Columbus Irish: Beep Beep, Myrtle – Remembering My Friend Darcy
By: by Maureen Ginley
I have started this column, deleted its contents, and re-started it several times. I’ve tried to begin with a quote; a comparison to literary friendships across American, British, and world literature; and even a recap of an afternoon in the Writing Center at John Carroll. But nothing seems adequate, or even right enough, to lead into an article in which I grieve the loss of a dear friend who was also a beloved wife, cherished daughter, amazing sister, loving cousin, and adored teacher to so many.
Similar to when I’ve lost loved ones in the past, I’ve turned to writing as I navigate this challenging time. My friendship with Darcy was rooted deeply in a love for the written word, so I can think of no better way than to honor my friend/editor/teacher than to write about her here.
I don’t remember when I met Darcy Egan; I simply remember us being friends. I recall hearing her name during my first few semesters at John Carroll — she was the very smart sophomore in the English Department who went to St. Joseph Academy. She grew up on the west side of Cleveland, near to my family. Our brothers knew each other from their time together in the St. Edward hockey program.
Our lives had been intertwined for years, yet our paths didn’t cross until our time at JCU. And when we were both on campus, it was as if we had been friends for years.
This sense of comfort laid the foundation for a friendship filled with lots of literature, countless donuts, more than a few lattes, and thank you notes and other letters mailed back and forth. I’ve never had a friend quite like Darcy. She was a teacher to me, a role model, a confidant, and someone who I shared many mutual (and sometimes silly) interests with.
Darcy taught me to never undervalue my worth, and to rock a bold lip whenever I had the opportunity to. I watched her go from degree program to degree program (the girl had TWO master’s degrees), working hard to always learn more. This perseverance is a quality I admire greatly.
I often confided in her – about school, work, my writing, and more – and she never wavered in her support, always offering advice. I know she was this type of friend for many, many people. Our mutual appreciation for cheesy ABC dramas, sweets, and puppies led to countless afternoons during which we’d marathon Grey’s Anatomy, munch on some Dunkin (and after they opened – Brewnuts), and exchange cute photos of dogs via text and Instagram.
Darcy, even as she faced her own challenges, sought to ensure that her family and friends always knew they were loved. Whether in the form of a text message, a handmade card, a thank you note, a Facebook tag on an Office or Fall-themed meme, she constantly reminded those in her life that they were appreciated and cherished. I loved a lot of things about Darcy, but the way in which she cared for her loved ones is something I loved too.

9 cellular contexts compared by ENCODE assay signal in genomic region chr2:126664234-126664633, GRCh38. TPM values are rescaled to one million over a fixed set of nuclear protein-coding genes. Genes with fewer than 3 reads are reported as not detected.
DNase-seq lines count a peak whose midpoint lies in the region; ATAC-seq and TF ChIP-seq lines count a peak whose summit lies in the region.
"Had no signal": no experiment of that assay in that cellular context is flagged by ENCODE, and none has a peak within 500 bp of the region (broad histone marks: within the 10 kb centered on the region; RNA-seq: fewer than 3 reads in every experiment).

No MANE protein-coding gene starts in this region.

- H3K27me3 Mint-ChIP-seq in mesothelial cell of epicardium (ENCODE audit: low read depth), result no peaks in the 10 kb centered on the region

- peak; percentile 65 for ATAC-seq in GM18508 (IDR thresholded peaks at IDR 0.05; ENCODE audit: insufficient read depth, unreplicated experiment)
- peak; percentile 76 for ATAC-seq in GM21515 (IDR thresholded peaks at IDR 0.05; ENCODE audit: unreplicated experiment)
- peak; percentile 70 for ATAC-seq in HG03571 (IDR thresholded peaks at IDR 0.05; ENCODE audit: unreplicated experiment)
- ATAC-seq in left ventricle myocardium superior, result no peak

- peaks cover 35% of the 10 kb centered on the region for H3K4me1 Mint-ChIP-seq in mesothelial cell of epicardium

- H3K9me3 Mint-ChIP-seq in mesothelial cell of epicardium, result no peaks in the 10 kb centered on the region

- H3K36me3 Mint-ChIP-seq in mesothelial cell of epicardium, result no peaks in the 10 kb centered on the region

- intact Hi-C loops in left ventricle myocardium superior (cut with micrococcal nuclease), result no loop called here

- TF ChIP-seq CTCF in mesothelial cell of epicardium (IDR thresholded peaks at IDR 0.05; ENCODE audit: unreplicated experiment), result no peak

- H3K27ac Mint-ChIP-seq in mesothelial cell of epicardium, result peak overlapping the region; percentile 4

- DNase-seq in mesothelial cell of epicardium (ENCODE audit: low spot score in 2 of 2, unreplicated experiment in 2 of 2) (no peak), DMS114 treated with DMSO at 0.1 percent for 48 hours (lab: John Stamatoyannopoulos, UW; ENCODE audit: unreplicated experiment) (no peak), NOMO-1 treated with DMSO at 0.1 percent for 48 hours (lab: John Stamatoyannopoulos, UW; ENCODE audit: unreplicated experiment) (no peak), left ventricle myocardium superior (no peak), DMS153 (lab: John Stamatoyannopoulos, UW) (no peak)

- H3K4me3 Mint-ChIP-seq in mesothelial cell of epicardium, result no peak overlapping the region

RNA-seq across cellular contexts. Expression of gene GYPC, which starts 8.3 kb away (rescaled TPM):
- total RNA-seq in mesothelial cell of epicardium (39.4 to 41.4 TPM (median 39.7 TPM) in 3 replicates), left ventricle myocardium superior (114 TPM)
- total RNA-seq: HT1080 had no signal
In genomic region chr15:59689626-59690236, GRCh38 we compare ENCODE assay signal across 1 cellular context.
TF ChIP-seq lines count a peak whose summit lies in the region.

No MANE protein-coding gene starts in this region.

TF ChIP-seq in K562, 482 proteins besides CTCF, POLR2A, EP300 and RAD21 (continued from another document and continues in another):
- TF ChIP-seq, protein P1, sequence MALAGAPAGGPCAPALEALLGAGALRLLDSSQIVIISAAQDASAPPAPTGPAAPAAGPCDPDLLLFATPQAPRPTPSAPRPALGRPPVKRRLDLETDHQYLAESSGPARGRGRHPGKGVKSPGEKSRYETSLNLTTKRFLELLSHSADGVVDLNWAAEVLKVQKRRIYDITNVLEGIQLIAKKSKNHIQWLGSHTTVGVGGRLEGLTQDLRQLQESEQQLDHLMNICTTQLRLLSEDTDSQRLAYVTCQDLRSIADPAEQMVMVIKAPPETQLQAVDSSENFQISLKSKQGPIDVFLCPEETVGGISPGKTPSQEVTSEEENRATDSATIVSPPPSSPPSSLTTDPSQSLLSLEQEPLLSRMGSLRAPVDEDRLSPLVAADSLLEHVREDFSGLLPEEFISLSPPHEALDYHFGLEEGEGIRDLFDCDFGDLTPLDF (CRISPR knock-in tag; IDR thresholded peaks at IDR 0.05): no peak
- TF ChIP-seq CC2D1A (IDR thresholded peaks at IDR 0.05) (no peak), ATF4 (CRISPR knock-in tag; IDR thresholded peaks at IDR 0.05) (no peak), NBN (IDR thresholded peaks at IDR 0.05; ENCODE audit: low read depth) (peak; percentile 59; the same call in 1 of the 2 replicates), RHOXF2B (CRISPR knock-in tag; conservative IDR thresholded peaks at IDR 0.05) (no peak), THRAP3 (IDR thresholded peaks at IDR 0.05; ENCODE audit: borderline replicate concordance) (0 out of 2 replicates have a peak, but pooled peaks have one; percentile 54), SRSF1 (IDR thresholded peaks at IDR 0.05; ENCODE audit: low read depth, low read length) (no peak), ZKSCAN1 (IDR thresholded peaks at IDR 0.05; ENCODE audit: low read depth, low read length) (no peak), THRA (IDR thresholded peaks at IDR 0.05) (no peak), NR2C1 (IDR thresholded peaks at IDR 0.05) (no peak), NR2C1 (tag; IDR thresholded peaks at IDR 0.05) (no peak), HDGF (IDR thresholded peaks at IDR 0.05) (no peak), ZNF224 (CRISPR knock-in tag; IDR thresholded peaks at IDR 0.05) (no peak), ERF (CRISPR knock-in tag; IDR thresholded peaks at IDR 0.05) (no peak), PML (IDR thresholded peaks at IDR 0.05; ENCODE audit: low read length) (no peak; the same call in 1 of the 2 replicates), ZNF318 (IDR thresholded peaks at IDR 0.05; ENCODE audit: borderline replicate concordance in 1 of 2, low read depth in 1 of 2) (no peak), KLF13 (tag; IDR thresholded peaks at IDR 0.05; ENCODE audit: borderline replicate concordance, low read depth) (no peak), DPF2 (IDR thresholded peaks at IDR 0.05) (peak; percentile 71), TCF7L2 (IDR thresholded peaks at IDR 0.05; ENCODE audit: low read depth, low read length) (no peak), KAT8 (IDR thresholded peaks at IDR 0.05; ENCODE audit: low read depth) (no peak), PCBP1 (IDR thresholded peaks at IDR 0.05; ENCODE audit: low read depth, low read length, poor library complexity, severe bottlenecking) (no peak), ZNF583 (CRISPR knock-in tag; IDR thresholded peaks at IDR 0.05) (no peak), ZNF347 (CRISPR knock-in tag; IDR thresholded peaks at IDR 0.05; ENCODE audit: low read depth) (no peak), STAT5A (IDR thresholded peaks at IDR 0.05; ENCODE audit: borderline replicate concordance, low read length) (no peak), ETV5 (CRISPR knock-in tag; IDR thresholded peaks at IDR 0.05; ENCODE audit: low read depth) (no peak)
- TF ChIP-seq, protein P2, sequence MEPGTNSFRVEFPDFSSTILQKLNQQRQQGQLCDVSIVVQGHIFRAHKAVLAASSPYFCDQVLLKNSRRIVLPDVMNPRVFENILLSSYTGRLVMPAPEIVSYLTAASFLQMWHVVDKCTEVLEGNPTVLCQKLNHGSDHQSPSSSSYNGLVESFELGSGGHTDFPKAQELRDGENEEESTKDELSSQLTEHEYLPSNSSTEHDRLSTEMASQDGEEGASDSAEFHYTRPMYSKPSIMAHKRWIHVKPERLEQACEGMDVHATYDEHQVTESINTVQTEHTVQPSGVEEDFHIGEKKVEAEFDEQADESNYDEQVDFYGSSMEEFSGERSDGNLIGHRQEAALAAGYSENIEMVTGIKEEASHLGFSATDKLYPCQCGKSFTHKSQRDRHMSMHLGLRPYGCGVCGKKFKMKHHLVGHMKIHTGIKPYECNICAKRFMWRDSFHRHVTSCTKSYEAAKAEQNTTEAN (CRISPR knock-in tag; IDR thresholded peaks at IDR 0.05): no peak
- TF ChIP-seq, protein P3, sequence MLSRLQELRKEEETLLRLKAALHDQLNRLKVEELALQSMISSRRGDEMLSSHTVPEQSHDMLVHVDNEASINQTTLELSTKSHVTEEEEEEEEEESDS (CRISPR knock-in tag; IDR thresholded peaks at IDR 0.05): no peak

I saw this love in action a lot over the past few years. When I received a save-the-date for her and her husband Robert’s wedding, I cried I was so happy. Darcy had been texting me each day after she asked for my new address asking, “did you get my postcard yet,” and when the mail finally arrived, I was giddy.
Flash forward to April of this year at her wedding; I was sitting at a table in the Lake Erie Building, crying happily as she and Robert swayed back and forth during a dance at their reception. I was sitting at a table of strangers, but in that moment as we watched the newlyweds dance, I felt as if I were surrounded by old friends. How lucky am I that my first friend wedding was such a loved-up (and dessert-filled) event?!
In addition to witnessing the relationship between Darcy and Robert develop and flourish, I have been blessed in knowing her parents and brother – Kelly, Cheryl, and Riley. When I popped on over to their house to prepare yellow car decorations for our Great Gatsby party, or even to spend an afternoon watching the Seattle Grace gang on TV and snack on some dones, I could see how much the Egans care for and love each other. I see so much of her in her parents and brother – and I am so grateful the world has Darcy living on in them.
After she was diagnosed with colon cancer, Darcy did not slow down. She didn’t stop learning, advocating, teaching, and being a friend. I was constantly in awe of her tenacity through everything that was thrown her way. Despite multiple appointments, rounds of chemo, and challenging news, she didn’t stop being an incredible friend, thoughtful daughter, goofy cousin, and caring wife. She often sought to turn her situation into a positive one – aiming to educate people about colon cancer awareness, early detection and prevention, and support for those going through a similar fight.
At the Cleveland UndyRun, her team, Darcy and the Polyps (this year with PositiviDEE) grew in size year after year. In fact, this year the team clocked in at over 300 members – it was the largest in the country! She served as a Never 2 Young Advisory Board Member for the Colorectal Cancer Alliance. Darcy shared her story on morning news shows in the hopes that it would help raise awareness for the cause, and speak to those dealing with similar situations.
Darcy made those around her want to be better, to do more. She had that way about her – she made people’s lives brighter. In sharing lessons she learned from her grandfather, she once said that the Irish do things right, and that showing up for the people you love is all that matters. Both of these sentiments are extremely true.
Thank you for showing up for us, Darcy. I will always miss you. Tá grá againn duit (I love you).
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